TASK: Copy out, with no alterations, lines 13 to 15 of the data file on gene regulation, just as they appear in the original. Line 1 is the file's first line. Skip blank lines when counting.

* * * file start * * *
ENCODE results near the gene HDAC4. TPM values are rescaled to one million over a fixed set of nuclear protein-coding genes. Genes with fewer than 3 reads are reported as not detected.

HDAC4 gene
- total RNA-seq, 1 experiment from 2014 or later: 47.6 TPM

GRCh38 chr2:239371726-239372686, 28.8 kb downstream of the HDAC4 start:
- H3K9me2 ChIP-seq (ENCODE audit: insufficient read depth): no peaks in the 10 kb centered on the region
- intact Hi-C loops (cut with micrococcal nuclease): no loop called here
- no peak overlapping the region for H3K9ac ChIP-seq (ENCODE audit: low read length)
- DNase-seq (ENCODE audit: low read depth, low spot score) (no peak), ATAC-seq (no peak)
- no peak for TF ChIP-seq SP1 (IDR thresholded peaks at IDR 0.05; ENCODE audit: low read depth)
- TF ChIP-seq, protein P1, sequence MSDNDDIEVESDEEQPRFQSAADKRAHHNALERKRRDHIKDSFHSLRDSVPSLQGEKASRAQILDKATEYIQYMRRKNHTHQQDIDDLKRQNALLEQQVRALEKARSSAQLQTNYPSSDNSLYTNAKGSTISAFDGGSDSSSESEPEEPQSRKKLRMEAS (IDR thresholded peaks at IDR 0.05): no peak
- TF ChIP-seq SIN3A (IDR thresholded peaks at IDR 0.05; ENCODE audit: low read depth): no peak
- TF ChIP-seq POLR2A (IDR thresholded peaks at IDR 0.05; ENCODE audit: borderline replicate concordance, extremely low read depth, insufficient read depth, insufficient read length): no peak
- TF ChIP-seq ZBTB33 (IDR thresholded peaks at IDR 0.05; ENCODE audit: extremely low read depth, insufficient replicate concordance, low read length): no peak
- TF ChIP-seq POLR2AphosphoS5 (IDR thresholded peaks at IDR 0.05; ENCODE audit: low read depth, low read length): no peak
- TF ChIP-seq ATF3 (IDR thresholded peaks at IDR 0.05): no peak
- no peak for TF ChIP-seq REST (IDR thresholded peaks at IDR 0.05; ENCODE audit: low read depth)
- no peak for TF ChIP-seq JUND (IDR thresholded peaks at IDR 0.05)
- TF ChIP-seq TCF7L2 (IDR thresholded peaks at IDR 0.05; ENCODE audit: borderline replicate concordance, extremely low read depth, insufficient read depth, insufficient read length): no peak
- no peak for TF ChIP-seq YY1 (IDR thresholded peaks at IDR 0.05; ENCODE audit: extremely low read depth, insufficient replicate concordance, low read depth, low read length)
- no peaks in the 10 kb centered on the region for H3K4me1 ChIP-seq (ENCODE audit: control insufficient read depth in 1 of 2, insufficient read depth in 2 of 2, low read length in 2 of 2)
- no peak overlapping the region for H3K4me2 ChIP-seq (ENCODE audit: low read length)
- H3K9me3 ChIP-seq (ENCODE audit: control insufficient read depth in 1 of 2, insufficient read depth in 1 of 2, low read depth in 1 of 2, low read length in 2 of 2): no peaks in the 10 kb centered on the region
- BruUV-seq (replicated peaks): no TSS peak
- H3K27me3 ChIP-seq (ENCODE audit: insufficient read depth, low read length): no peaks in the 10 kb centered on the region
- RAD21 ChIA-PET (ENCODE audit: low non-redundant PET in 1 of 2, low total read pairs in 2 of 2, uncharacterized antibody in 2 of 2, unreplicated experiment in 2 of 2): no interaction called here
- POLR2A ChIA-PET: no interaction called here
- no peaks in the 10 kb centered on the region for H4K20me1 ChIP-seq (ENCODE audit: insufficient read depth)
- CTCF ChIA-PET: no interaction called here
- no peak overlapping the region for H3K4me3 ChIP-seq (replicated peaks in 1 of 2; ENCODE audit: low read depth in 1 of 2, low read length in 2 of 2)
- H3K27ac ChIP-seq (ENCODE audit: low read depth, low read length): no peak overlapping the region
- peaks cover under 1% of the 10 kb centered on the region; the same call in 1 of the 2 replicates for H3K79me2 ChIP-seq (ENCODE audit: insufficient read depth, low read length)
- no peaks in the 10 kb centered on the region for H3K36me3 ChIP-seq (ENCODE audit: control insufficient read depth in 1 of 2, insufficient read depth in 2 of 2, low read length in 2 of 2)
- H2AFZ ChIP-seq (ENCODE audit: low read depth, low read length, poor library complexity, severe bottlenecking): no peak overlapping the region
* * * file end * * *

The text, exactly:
- TF ChIP-seq ZBTB33 (IDR thresholded peaks at IDR 0.05; ENCODE audit: extremely low read depth, insufficient replicate concordance, low read length): no peak
- TF ChIP-seq POLR2AphosphoS5 (IDR thresholded peaks at IDR 0.05; ENCODE audit: low read depth, low read length): no peak
- TF ChIP-seq ATF3 (IDR thresholded peaks at IDR 0.05): no peak